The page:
Single Cut and Full Cut Melee refer to the type of faceting in smaller sized round diamonds most often used in pave work. Melee refers to round diamonds that typically weigh less than 0.10ct or 10 points. The Single Cut variety of melee are vintage round diamonds that have 17 facets in total. Full Cut melee are replicas of larger modern round brilliant diamonds that have a combined 57 facets.
Single cut melee were used in jewelry mainly through the 19th and first half of the 20th centuries. Single cut melee feature an 8/8 facet arrangement with 8 facets along the crown (top) and 8 facets on the pavilion (bottom) of a diamond plus a table facet for a total of 17 facets. In the jewelry trade, single-cuts are commonly referred to as “huit huit” (pronounced weet weet) from the French term “huit” for the number eight.
The 1970s and 1980s were a transitional period in the melee world with the advent of the 16/16 cut in Antwerp Belgium with the aptly named "dix-seize, dix-seize" from the french "dix" for ten and "seize" for six in French. This cut doubled the amount of facets of the traditional 8/8 single cut. These 16/16 faceted melee had a much shorter period of popularity of roughly two decades as compared to the classic 8/8 cut.
Coinciding roughly with the 1980s and onward, cutters were able to transplant the 57-58 facet design of larger modern round brilliant diamonds into stones that weighed 0.10ct (10 points) and smaller. By the mid to late 1980s almost all melee production had moved to the new standard, full cuts, supplanting single cut melee.
The Current State of Melee
Full Cut melee are the overwhelming majority of melee found today. There is a huge width and breadth of qualities available to jewelry designers. Advancements in the past few decades in cutting technology have enabled manufacturers to consistently and precisely produce melee as small as 0.6mm (1/5 of one point) with 57 facets of a modern round brilliant diamond. The switch to full cut melee has been so complete that many jewelry designers or jewelry stores are unaware of single cuts or do not have access to them.
Single cut melee are a rarity in the modern day which are produced by smaller, boutique melee diamond manufacturers. Precision cut single cut melee are highly prized in watch making and are often used in high end Swiss watches. In fact, the overwhelming majority of high quality single cut production is consumed by the watch making industry. Swiss watch quality single cut melee are manufactured in the D-F Color ranges and VVS-IF Clarities therefore lower colored single-cuts are an extreme rarity as there is an exceedingly small market for them. The scarcity of these stones combined with the strong demand from the high end watch making industry sustain high prices for single cut melee as opposed to the full cut variety. This might seem counter intuitive when considering the fact that single cut melee have fewer facets which takes less manufacturing time (labor) to produce.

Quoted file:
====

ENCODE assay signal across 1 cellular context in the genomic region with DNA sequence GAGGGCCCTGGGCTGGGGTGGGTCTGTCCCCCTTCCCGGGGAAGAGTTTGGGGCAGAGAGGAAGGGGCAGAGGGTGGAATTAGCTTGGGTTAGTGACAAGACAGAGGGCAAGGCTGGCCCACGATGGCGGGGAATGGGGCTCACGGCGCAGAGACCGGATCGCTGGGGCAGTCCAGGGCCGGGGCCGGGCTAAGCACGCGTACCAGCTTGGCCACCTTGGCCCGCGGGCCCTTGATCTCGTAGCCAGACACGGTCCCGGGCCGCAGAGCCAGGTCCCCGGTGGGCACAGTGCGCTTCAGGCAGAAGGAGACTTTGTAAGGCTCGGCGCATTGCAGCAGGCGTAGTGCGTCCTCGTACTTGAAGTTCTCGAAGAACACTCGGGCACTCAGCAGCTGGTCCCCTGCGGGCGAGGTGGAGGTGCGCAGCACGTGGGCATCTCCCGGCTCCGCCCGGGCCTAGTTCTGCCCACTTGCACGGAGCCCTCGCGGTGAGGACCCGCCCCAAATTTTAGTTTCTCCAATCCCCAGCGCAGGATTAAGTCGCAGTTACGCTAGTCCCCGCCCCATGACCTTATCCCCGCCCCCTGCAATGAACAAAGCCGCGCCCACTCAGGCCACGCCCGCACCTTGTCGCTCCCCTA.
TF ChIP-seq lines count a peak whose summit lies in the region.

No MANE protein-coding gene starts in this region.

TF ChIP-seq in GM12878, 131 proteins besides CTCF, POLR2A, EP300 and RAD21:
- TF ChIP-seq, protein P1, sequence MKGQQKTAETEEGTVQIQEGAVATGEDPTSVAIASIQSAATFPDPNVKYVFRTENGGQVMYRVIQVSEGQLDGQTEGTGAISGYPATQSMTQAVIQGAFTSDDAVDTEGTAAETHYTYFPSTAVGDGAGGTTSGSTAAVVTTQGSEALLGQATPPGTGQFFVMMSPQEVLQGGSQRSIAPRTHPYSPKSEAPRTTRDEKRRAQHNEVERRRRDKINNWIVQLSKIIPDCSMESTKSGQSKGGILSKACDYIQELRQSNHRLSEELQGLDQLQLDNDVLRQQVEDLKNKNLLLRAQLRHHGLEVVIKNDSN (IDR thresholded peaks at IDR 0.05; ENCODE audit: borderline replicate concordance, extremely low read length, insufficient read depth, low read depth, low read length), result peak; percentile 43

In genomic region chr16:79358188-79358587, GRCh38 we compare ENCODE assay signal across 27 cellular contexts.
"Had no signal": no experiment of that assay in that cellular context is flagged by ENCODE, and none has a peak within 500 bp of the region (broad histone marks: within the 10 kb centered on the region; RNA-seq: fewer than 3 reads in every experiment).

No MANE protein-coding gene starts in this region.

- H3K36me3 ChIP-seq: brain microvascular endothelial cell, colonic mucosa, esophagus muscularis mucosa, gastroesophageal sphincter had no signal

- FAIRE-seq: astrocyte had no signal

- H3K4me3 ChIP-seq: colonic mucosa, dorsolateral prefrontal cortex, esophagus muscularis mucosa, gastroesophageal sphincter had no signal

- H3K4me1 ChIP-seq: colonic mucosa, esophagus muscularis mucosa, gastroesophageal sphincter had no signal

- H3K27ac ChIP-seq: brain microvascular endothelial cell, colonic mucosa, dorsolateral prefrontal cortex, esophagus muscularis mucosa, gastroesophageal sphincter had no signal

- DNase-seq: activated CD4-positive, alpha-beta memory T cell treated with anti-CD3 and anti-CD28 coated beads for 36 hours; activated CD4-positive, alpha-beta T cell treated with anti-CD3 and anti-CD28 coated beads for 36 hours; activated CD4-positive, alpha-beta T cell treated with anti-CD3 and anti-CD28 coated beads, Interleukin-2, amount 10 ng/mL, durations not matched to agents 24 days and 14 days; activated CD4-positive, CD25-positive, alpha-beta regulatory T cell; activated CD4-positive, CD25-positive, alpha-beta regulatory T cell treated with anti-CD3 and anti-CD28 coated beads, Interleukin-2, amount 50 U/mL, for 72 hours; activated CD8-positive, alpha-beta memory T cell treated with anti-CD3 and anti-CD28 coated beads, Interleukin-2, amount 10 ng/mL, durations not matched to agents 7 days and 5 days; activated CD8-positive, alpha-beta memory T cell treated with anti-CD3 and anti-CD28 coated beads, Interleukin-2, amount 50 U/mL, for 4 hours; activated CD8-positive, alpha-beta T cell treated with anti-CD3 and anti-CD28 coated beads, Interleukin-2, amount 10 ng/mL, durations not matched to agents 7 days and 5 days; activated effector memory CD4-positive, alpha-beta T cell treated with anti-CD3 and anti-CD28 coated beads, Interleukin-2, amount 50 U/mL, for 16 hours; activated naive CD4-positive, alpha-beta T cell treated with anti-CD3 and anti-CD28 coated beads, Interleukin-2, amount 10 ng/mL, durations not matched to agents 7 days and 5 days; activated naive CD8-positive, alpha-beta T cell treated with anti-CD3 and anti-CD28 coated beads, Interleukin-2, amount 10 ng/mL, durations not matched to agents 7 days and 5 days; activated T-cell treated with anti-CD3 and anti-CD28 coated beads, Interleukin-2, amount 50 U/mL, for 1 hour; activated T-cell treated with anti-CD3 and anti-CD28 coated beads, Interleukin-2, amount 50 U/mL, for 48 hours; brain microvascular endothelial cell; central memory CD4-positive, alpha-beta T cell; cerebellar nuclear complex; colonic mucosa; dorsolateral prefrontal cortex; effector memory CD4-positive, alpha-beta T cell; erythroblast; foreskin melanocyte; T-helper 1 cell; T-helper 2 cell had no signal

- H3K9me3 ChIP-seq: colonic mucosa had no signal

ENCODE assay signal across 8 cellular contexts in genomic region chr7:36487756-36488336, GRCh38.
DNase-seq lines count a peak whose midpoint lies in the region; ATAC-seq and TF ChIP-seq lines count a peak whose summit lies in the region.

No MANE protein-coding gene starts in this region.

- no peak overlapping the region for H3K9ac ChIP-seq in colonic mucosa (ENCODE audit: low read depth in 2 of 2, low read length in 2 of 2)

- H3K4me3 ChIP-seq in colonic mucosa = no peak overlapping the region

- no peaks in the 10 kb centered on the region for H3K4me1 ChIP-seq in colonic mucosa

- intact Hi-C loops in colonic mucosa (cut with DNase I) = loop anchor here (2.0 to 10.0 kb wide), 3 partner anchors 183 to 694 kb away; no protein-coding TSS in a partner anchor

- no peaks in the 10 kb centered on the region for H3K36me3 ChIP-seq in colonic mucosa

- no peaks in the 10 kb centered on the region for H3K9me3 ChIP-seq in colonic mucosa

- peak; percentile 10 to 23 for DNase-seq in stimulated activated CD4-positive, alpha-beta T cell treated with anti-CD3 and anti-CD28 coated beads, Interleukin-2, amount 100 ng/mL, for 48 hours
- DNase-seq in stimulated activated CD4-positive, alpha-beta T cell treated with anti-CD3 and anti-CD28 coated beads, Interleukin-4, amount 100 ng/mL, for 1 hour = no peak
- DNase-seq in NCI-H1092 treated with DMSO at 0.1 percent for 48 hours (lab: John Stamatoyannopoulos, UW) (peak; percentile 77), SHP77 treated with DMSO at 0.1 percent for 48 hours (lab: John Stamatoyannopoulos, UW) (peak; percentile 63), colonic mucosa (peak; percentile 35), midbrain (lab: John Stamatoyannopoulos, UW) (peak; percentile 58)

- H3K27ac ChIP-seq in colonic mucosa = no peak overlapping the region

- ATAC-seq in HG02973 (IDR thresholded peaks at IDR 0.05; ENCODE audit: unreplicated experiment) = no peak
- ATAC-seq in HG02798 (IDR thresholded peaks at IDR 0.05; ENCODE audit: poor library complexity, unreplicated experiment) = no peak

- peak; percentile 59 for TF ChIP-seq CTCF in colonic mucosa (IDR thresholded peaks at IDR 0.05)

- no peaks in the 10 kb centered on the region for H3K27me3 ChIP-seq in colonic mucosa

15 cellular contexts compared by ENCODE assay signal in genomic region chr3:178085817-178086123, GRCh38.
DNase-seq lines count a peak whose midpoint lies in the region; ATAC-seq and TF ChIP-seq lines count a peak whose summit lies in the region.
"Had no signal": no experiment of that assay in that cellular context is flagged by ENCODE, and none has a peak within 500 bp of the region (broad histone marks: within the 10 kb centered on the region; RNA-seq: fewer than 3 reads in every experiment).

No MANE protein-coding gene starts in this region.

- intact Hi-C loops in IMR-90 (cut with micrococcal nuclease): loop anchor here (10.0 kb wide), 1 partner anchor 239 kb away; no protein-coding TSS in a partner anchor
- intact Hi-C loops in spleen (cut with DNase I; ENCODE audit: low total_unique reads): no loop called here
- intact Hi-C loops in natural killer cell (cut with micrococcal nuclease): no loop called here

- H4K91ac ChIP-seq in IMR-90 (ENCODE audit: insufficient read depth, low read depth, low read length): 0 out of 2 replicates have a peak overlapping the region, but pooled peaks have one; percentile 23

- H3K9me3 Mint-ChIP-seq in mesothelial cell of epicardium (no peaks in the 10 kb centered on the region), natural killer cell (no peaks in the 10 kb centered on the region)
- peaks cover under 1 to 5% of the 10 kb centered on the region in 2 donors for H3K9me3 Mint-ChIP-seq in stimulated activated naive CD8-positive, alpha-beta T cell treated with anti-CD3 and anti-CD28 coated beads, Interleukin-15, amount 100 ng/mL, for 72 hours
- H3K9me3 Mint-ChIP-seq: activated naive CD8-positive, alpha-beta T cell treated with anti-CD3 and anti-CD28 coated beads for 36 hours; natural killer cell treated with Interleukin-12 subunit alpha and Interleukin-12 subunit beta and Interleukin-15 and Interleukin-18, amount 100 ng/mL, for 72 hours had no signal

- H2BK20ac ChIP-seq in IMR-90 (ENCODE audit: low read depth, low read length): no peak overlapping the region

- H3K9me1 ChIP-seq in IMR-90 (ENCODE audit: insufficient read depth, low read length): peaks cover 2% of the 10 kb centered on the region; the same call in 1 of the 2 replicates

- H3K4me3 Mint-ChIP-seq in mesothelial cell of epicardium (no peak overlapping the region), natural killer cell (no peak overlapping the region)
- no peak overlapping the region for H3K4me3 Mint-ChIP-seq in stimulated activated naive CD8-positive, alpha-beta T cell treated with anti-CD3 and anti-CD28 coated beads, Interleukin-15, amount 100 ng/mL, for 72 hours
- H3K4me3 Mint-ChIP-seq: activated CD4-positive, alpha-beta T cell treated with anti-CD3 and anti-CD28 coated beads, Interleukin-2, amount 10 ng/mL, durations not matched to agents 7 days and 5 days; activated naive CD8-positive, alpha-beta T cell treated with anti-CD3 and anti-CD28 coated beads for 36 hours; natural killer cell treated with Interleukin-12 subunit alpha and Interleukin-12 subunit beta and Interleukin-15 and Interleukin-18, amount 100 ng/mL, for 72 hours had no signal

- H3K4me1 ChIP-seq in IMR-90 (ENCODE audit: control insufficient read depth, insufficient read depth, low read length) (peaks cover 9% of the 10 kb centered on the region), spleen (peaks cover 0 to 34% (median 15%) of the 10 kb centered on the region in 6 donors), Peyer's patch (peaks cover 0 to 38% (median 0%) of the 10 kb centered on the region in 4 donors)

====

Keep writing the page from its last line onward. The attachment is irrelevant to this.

Low quality and inexpensive single cut melee can also be found which are usually sourced from recycled vintage jewelry. Additionally, a small amount of low quality and inexpensive single cut melee is manufactured by Indian melee manufacturers that trade at a significant discount to full cut melee. These types of stones are cut very haphazardly having crooked facets and commonly being out of round in their outline.
We at Victor Canera, exclusively use precision cut single cut melee in our jewelry designs, the same assortment of which is used by high end Swiss watch brands. Our precision cut single cut melee feature nearly perfect faceting and symmetry making them ideal for use in micro pave especially in vintage inspired jewelry designs.
The visual differences between single cut and full cut melee are subtle due to their relatively small sizes used in pave work. The melee sizes used in modern micro pave are typically 1.5mm and smaller. In spite of this small scale, single cut melee usually present a more subdued sparkle that reflect larger, distinctive flashes of light through their less numerous and larger 17 facets. This is in comparison to full cut melee’s 57 facets which present a more “fiery” appearance that reflect smaller, more splintery reflections of light and color. The difference is akin to comparing an Old European Cut to a Modern Round Brilliant diamond in a smaller scale.
Which Melee to Choose
Diamonds including melee are a matter of taste and personal preference for many people. With that being said, our general recommendation is to go with single cut melee in rings with vintage faceted or step cut faceted center stones. Single cut melee also ideally match the subdued character of colored stones such as sapphires, rubies, emeralds etc. Full cut melee on the other hand pair beautifully with "fiery" modern brilliant faceted center stones such as Round Brilliants, Ovals, Radiant Cuts, Modern Cushions and others. In jewelry without center stones, personal preference comes into play and our recommendation is more open ended. Single cut melee add a vintage character to jewelry whereas full cuts maintain a modern motif. Single cut melee have more "presence" in pave where the eye can delineate each stone because of their larger reflections of light. Full cut melee on the other hand are less individually distinctive seeming to have more fire and meld into the pave metal work.